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Chimpanzees have a rare bone in their hearts

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June 10 (UPI) — Scientists have discovered a rare heart bone, known as an os cordis bone, in chimpanzees. The discovery of the tiny bone, found in only a small number of animal species, could help researchers protect chimpanzees from heart disease.

Wild chimpanzees are endangered, and their numbers are expected to continue to fall in the decades ahead. Heart disease is common in chimpanzees, and the development of effective treatments could help protect them.

For the new study, published Wednesday in the journal Scientific Reports, researchers used an advanced imaging method called micro-computed tomography to scan the chests of dozens of chimpanzees.

The survey showed the os cordis bone was more likely to be present in chimpanzees with idiopathic myocardial fibrosis, a type of heart disease that plagues both apes and humans. The condition, the most common form of heart disease in chimpanzees, can cause arrhythmia and trigger sudden death.

“The discovery of a new bone in a new species is a rare event, especially in chimps, which have such similar anatomy to people,” lead study author Catrin Rutland, researcher at the University of Nottingham’s School of Veterinary Medicine and Science, said in a news release. “It raises the question as to whether some people could have an os cordis too.”

The heart bone is regularly found in cattle, oxen and other bovine species. It is also sometimes present in sheep, otters, dogs and camels. In some species, the bone is common, found in most members of a population. In other animals, the bone is less common and associated with heart disease.

Scientists are still working to understand how and why the os cordis bone grows. Researchers have found the bone in male and female chimps, both young and old.

The researchers speculate that it’s possible the bone causes problems, but it’s also possible the bone grows to support the heart, perhaps in response to problems with the heart.

The finding, researchers say, highlights the need for further study of the heart bone.



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Peak viewing Tuesday night for Perseid meteor shower

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The wait is over. For stargazers in North America, one of the most highly anticipated and reliable meteor showers will peak this week.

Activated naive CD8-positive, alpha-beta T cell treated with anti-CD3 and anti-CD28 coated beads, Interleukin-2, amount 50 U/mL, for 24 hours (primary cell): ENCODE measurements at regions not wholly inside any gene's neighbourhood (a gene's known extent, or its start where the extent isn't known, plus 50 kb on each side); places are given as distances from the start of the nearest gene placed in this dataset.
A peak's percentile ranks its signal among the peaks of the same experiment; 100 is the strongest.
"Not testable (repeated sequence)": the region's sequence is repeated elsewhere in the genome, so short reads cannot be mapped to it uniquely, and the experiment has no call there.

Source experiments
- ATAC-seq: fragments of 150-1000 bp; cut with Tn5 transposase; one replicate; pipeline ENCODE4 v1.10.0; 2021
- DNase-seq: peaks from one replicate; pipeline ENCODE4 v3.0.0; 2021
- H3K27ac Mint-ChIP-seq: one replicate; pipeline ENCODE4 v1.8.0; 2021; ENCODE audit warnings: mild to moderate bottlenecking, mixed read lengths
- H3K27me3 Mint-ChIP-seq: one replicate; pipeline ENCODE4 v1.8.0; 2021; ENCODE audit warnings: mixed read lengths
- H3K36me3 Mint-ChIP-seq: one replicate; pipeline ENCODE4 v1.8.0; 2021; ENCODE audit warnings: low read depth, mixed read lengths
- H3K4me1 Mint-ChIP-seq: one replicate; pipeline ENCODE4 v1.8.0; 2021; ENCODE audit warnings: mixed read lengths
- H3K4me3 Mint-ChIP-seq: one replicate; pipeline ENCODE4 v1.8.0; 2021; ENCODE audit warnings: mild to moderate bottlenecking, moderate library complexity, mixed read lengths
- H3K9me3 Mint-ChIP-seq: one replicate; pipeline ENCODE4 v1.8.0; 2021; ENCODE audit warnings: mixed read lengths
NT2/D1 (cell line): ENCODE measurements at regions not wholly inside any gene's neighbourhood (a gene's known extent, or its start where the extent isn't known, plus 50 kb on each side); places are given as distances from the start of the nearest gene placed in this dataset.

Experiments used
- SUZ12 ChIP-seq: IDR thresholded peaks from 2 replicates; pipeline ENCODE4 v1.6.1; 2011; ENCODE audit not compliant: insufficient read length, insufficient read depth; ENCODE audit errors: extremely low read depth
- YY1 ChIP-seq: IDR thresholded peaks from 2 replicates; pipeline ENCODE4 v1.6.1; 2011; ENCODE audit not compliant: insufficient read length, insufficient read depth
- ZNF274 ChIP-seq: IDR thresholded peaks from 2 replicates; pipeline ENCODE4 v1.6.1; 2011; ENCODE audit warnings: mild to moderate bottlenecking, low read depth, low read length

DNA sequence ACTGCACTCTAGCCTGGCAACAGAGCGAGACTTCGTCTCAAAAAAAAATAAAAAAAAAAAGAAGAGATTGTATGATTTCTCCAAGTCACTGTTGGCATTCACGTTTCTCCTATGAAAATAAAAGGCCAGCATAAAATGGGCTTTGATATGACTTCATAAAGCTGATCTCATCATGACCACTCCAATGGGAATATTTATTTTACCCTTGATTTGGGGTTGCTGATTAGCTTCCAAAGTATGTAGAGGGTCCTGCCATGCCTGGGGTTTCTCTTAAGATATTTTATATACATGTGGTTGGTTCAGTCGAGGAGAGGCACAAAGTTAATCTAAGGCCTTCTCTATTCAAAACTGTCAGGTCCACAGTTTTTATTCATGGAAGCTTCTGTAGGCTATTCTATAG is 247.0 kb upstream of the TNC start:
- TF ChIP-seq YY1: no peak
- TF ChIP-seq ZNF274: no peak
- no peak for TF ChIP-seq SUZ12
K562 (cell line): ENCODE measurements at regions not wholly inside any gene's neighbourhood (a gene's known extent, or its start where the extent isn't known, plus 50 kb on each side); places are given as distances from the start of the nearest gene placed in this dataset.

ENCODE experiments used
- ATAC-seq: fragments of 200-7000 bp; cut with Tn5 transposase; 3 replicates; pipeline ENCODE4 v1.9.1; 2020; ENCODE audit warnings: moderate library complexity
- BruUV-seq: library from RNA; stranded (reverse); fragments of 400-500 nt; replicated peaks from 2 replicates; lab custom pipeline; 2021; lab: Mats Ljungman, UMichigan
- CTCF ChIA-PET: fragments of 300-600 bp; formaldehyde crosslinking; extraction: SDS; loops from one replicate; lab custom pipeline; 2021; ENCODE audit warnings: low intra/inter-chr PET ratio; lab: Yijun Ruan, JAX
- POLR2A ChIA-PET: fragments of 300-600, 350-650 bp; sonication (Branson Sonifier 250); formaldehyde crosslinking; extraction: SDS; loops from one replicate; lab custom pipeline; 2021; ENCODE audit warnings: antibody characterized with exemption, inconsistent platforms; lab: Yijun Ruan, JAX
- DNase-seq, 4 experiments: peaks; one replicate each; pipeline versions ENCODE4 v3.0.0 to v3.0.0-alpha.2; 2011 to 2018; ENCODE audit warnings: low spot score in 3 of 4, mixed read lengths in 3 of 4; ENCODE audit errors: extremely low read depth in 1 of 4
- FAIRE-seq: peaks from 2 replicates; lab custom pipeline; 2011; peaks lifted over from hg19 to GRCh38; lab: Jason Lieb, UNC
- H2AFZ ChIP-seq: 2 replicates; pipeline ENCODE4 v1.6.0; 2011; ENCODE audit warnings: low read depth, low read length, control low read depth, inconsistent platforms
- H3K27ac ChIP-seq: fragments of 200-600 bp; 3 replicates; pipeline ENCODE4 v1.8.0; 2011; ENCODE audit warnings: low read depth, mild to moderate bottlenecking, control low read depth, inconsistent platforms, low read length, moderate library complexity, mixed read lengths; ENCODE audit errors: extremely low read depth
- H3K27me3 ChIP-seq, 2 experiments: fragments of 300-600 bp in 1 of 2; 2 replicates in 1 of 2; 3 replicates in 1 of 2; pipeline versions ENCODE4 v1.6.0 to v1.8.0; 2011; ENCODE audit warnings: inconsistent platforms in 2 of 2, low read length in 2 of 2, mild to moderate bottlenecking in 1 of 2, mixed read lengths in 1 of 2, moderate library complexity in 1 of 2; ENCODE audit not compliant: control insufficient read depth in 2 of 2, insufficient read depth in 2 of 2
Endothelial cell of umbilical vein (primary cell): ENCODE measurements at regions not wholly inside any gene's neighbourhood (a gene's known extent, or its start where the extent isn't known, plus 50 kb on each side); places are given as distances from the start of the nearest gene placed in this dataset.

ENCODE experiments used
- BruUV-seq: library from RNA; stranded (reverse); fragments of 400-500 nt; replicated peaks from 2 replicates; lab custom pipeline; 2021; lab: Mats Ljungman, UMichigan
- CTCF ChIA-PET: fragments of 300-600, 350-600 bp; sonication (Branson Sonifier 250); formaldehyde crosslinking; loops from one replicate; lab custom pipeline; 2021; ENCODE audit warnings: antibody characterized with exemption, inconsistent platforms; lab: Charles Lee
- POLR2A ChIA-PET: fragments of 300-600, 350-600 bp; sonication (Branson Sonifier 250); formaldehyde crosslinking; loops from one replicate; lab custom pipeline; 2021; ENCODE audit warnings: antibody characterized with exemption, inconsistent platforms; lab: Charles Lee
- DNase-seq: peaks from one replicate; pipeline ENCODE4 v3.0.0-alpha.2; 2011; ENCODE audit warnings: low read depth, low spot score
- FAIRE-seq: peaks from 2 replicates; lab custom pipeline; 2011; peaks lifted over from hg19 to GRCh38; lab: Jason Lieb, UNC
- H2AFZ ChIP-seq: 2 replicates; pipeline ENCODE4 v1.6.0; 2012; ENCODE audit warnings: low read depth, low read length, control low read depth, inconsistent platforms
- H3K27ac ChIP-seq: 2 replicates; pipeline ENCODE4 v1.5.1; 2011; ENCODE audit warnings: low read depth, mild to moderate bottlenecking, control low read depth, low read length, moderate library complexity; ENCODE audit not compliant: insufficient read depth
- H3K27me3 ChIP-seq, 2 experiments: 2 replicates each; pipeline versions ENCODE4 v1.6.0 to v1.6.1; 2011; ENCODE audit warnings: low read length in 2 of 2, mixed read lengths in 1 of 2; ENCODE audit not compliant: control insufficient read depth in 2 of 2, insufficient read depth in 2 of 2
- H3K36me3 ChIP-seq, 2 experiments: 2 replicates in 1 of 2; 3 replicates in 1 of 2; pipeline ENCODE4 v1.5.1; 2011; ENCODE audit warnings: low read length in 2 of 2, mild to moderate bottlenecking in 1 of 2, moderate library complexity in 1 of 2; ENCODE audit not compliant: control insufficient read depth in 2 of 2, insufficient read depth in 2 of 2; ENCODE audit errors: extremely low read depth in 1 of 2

The Perseid meteor shower will peak on Tuesday night into early Wednesday morning, a reliable meteor shower that puts on a show year in and year out.

The Perseids are the most popular meteor shower as they peak on warm August nights as seen from the northern hemisphere,” the American Meteor Society said on its website.

This year, spectators across the Northern Hemisphere can expect to see between 50 and 75 meteors an hour under dark skies, which averages about one meteor every minute. Areas south of the equator will still be able to see some of the Perseids, but the hourly rates will be lower.

“The Geminid meteor shower in December produces about the same number of meteors. Both showers produce about four times more than any other shower during the year typically does,” AccuWeather astronomy blogger Dave Samuhel said.

One big difference between the Perseids and the Geminids is the weather.

August typically features more comfortable stargazing weather for the Perseids compared to December’s cold and often cloudy conditions around the peak of the Geminids.

As with every meteor shower, the best time to look is when the shower’s radiant point is highest in the sky. The number of meteors able to be seen will gradually increase as the radiant point moves higher in the sky.

“They are called Perseids since the radiant (the area of the sky where the meteors seem to originate) is located near the prominent constellation of Perseus,” the AMS explained.

Contrary to popular belief, sky watchers do not need to look at radiant point to see the meteor shower — shooting stars will be visible streaking across all areas of the sky.

The radiant point for the Perseids will rise above the horizon by around 11 p.m. local time and will continue to climb higher in the sky as the night progresses. However, the moon is set to rise by around 1 a.m. local time and will bring with it natural light pollution, making it more difficult to see some of the fainter meteors.

Because of this, the best window for viewing this year’s Perseid meteor shower will occur between 11 p.m. and 1 a.m. local time.

“Even though the Perseids will be most active after midnight, I encourage people to start looking once it gets dark in the evening,” Samuhel said.

“You will be more likely to see a long-lived, bright meteor fly across a large portion of the sky during the evening.”

Onlookers staying out after 1 a.m. to watch the celestial light show should look to the darkest part of the sky away from the moon.

This year, most of the western and central United States will have cloud-free conditions for the peak of the Perseids. Favorable weather is also in the forecast for much of western Canada and the Canadian Prairies.

Folks east of the Mississippi River may have some clouds to contend with, especially across the Ohio Valley to the coast of the mid-Atlantic.

Other areas, such as the Deep South, northern New England and into the St. Lawrence River Valley will have some breaks in the clouds, which could provide opportunities to spot a few shooting stars throughout the night.

Meteors will continue to be visible in the nights following the peak, so those that find themselves under clouds on Tuesday night should plan for a night under the stars later in the week when weather conditions improve. However, the number of meteors visible will gradually decrease each night.

In addition to needing clear weather, a little patience is also required for watching the Perseids.